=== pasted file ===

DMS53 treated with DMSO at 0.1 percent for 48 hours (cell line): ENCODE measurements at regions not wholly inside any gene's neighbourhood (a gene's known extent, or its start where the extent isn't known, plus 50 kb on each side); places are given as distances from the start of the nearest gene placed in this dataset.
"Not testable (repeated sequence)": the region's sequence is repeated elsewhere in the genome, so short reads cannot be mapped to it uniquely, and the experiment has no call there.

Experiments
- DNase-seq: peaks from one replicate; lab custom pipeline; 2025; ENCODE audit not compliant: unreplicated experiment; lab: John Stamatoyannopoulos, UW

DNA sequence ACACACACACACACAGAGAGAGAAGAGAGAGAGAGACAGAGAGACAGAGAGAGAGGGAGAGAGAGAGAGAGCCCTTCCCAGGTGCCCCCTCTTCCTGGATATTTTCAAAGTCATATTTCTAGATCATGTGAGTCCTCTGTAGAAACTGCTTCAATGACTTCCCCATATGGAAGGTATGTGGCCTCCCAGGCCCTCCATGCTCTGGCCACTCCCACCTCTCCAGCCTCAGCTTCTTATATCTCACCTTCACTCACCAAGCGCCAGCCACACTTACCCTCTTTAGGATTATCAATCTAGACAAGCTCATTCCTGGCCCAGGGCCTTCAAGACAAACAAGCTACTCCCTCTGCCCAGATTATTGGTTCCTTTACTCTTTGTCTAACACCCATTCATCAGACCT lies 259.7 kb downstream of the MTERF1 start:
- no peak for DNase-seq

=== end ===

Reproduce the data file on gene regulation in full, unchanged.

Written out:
DMS53 treated with DMSO at 0.1 percent for 48 hours (cell line): ENCODE measurements at regions not wholly inside any gene's neighbourhood (a gene's known extent, or its start where the extent isn't known, plus 50 kb on each side); places are given as distances from the start of the nearest gene placed in this dataset.
"Not testable (repeated sequence)": the region's sequence is repeated elsewhere in the genome, so short reads cannot be mapped to it uniquely, and the experiment has no call there.

Experiments
- DNase-seq: peaks from one replicate; lab custom pipeline; 2025; ENCODE audit not compliant: unreplicated experiment; lab: John Stamatoyannopoulos, UW

DNA sequence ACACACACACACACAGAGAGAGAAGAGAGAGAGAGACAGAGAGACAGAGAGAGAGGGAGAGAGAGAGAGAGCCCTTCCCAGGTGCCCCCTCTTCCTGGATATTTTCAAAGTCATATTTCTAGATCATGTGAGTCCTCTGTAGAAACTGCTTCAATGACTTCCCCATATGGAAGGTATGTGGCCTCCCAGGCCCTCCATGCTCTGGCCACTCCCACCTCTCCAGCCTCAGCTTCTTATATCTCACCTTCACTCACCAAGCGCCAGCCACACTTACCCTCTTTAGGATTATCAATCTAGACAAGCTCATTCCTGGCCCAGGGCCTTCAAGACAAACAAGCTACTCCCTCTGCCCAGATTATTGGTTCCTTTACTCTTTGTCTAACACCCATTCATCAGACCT lies 259.7 kb downstream of the MTERF1 start:
- no peak for DNase-seq